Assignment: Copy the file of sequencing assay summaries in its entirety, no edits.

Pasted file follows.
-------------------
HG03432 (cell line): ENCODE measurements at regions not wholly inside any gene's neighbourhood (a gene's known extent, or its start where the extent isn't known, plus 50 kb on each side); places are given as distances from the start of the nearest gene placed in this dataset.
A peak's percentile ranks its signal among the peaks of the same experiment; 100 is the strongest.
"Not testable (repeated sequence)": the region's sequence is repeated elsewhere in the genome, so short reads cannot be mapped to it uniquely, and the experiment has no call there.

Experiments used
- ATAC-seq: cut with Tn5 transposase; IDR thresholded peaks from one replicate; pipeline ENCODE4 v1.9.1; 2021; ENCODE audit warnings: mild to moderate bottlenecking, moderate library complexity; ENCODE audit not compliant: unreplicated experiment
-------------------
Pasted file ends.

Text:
HG03432 (cell line): ENCODE measurements at regions not wholly inside any gene's neighbourhood (a gene's known extent, or its start where the extent isn't known, plus 50 kb on each side); places are given as distances from the start of the nearest gene placed in this dataset.
A peak's percentile ranks its signal among the peaks of the same experiment; 100 is the strongest.
"Not testable (repeated sequence)": the region's sequence is repeated elsewhere in the genome, so short reads cannot be mapped to it uniquely, and the experiment has no call there.

Experiments used
- ATAC-seq: cut with Tn5 transposase; IDR thresholded peaks from one replicate; pipeline ENCODE4 v1.9.1; 2021; ENCODE audit warnings: mild to moderate bottlenecking, moderate library complexity; ENCODE audit not compliant: unreplicated experiment